Dental Injuries in Sports and How to Prevent Them

Every year, traumatic dental injuries affect around 15 million Americans, as stated by the American Dental Assistants’ Association. Athletics account for about a third of these injuries. This leads to the loss of over five million teeth annually. It highlights the importance of “sports dental injury prevention”.

Engaging in high-contact sports exposes your body to potential hazards. Your teeth and gums, in particular, are vulnerable. On average, 1 in 10 people who play sports face the risk of facial and dental injury. Protecting yourself when engaging in these activities is crucial.

Remember, safety should always be your priority. These sorts of traumatic injuries can result in:

  • Chipping, cracking, or loss of the whole tooth
  • Excruciating pain and hypersensitivity
  • Gum swelling
  • Tooth discoloration
  • Limited mouth mobility

High-contact sports can lead to dental trauma. When this happens, immediate emergency dental care is crucial.

The pain can be intense, but what’s worse is that many of these injuries are avoidable. Not wearing a mouthguard during sports raises the chance of dental injuries, says the American Dental Association. In fact, dental injuries increase by 60 times. However, approximately 84% of young sportspeople do not utilize these gadgets.

Preventing “dental trauma in high-contact sports” is possible with the right precautions. One of the effective “orthodontic treatment options” is using a sports occlusal guard. A simple step can make a significant difference in protecting athletes from dental injuries.

Read on to understand sports-related dental injuries, learn prevention methods, and find reliable help to prevent them.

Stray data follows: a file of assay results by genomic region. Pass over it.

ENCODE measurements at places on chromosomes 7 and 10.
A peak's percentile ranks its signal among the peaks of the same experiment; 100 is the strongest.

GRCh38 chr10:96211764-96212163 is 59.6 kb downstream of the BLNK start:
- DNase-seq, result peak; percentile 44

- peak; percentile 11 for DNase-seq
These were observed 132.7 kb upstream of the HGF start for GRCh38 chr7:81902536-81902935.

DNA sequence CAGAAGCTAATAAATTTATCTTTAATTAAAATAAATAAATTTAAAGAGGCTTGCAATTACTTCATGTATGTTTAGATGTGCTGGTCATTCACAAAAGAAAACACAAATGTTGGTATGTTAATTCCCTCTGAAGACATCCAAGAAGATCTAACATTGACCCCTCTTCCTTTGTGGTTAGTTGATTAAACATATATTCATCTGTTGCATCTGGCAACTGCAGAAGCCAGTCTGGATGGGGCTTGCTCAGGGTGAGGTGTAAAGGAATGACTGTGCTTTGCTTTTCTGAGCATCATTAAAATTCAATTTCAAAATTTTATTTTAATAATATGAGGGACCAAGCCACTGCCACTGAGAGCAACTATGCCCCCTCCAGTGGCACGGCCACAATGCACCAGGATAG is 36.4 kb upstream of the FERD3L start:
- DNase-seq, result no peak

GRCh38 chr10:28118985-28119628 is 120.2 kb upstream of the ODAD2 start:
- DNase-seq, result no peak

MOST COMMON  Sports-Related Dental Injuries

Most Common

Sports-Related Dental Injuries

Sports with high physical contact naturally pose a higher risk of injuries, including orofacial ones. However, even sports with lower contact aren’t completely safe.

The Junior American Dental Association conducted a study. The study found that male college basketball players had a higher risk of dental injury. They compared this risk to football players.

This finding is quite surprising. Therefore, “emergency care for sports dental injuries” is crucial in all sports, not just high-contact ones. Being aware of the risk of a "sports injury" in any athletic activity is important.

We often assume that sports with high physical contact naturally pose a higher risk of injury, including orofacial injuries. However, even sports with lower contact levels aren’t completely safe. The Junior American Dental Association conducted a study.

They compared this risk to football players. In basketball, the risk of a “knocked out tooth” or “tooth fractures” is significant. Even a “permanent tooth” can be at risk. Understanding these risks and taking appropriate precautions is crucial.

Not wearing a mouthguard can lead to many dental injuries. Here are some of the most common suffered in sports:

  • Cracked/chipped tooth : Often results from unexpected blows to the face. This can cause sharp pain, erode pieces of enamel, and expose the nerves, roots, and pulp.
  • Tooth intrusion : This occurs when a tooth is partially driven into the bone. Can cause displacement, painful nerve pressure, bleeding, and in some cases, necrotic infection.
  • Tooth avulsion : Complete dislodgement and displacement of teeth. May cause severe pain, lacerated bleeding, disorientation, and infection.